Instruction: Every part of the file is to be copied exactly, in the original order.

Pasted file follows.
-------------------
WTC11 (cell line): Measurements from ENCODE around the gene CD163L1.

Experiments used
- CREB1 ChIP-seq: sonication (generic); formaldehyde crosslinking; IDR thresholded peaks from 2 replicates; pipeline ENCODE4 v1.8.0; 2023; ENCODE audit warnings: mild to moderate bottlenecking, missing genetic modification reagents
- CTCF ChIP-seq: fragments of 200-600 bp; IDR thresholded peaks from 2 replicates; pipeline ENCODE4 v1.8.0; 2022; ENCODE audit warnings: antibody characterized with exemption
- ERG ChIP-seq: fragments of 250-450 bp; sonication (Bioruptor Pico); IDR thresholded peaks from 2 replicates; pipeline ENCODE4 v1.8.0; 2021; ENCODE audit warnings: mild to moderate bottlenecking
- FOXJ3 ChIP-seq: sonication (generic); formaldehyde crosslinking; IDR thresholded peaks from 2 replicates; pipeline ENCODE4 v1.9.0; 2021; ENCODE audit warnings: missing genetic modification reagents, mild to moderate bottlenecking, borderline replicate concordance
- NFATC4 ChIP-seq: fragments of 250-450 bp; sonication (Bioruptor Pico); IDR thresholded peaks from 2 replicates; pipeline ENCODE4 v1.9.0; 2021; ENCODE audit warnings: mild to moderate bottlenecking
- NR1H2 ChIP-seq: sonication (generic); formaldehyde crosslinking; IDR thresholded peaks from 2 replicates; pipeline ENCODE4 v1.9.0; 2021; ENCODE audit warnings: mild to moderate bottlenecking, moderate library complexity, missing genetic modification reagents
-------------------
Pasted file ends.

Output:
WTC11 (cell line): Measurements from ENCODE around the gene CD163L1.

Experiments used
- CREB1 ChIP-seq: sonication (generic); formaldehyde crosslinking; IDR thresholded peaks from 2 replicates; pipeline ENCODE4 v1.8.0; 2023; ENCODE audit warnings: mild to moderate bottlenecking, missing genetic modification reagents
- CTCF ChIP-seq: fragments of 200-600 bp; IDR thresholded peaks from 2 replicates; pipeline ENCODE4 v1.8.0; 2022; ENCODE audit warnings: antibody characterized with exemption
- ERG ChIP-seq: fragments of 250-450 bp; sonication (Bioruptor Pico); IDR thresholded peaks from 2 replicates; pipeline ENCODE4 v1.8.0; 2021; ENCODE audit warnings: mild to moderate bottlenecking
- FOXJ3 ChIP-seq: sonication (generic); formaldehyde crosslinking; IDR thresholded peaks from 2 replicates; pipeline ENCODE4 v1.9.0; 2021; ENCODE audit warnings: missing genetic modification reagents, mild to moderate bottlenecking, borderline replicate concordance
- NFATC4 ChIP-seq: fragments of 250-450 bp; sonication (Bioruptor Pico); IDR thresholded peaks from 2 replicates; pipeline ENCODE4 v1.9.0; 2021; ENCODE audit warnings: mild to moderate bottlenecking
- NR1H2 ChIP-seq: sonication (generic); formaldehyde crosslinking; IDR thresholded peaks from 2 replicates; pipeline ENCODE4 v1.9.0; 2021; ENCODE audit warnings: mild to moderate bottlenecking, moderate library complexity, missing genetic modification reagents